With less than a week to go until the presidential elections, state officials in New Jersey are moving ahead with an ambitious plan to let voters in that state have their say on Nov. 6.
State election officials will use military trucks and vehicles as makeshift polling stations for the upcoming presidential election, as the state and the rest of the Eastern Seaboard recover from the aftermath of Hurricane Sandy.
Local election officials have also decided to extend the statewide deadline for voters to request mail-in ballots, due to the hurricane's impact on New Jersey voters to get to the polls, according to published reports.
The initial deadline for mail-in ballot requests in the state expired on Tuesday, a day after the storm ravaged many areas inside New Jersey and other mid-Atlantic states.
Guadagno, who is also New Jersey's secretary of State, had initially planned to consolidate the state's polling stations scattered across the various counties into a small network of mass voting stations.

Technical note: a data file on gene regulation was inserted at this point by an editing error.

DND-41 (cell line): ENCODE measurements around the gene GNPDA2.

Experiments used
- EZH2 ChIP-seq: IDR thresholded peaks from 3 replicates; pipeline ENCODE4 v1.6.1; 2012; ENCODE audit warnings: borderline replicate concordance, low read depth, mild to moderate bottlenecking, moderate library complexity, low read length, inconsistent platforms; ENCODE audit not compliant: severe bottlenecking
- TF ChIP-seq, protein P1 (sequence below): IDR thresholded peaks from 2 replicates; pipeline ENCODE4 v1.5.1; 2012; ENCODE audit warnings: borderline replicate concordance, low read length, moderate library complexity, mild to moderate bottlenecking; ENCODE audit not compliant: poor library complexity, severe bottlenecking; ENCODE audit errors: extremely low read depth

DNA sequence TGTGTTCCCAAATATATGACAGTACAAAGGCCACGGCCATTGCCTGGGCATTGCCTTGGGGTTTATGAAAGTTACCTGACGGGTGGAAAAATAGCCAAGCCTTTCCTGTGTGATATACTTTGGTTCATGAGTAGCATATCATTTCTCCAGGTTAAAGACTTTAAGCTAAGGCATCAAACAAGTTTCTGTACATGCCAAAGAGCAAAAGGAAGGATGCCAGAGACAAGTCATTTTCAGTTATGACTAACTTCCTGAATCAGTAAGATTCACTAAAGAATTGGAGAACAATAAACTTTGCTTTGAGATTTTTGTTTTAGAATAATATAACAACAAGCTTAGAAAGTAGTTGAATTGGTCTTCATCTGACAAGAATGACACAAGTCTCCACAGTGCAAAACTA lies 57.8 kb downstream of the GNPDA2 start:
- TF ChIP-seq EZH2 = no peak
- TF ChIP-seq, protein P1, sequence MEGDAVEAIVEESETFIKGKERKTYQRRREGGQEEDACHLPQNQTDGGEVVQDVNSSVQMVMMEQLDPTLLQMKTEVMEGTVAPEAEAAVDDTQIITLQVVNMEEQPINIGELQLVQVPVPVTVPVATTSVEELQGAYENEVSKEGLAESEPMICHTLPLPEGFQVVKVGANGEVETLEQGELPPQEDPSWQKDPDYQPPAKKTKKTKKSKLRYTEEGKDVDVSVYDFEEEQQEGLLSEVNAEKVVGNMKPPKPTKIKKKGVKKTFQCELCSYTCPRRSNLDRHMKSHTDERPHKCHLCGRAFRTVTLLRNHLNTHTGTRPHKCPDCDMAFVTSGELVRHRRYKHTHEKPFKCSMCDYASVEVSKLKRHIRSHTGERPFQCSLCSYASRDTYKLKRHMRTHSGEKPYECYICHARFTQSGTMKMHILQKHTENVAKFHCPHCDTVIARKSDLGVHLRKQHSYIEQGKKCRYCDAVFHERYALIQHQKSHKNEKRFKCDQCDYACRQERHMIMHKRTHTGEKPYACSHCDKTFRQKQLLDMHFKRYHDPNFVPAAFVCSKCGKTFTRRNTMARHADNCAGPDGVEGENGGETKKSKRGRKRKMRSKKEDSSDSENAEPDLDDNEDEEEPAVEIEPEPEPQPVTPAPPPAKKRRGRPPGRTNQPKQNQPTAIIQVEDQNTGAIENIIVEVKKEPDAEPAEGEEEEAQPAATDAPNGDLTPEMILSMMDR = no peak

However, several county election officials pressed Gov. Chris Christie to move forward with temporary polling stations, including those located in temporary emergency shelters and now military vehicles belonging to the New Jersey National Guard.
Nearly 6,700 Guard and Reserve forces were initially sent into New Jersey, New York, Massachusetts, Virginia, Delaware, Connecticut and Maryland late Monday night, as the brunt of the storm hammered the East Coast, according to the Pentagon.
That number has swelled to 7,400 as area communities continue to assess the millions in damage left in the wake of Hurricane Sandy.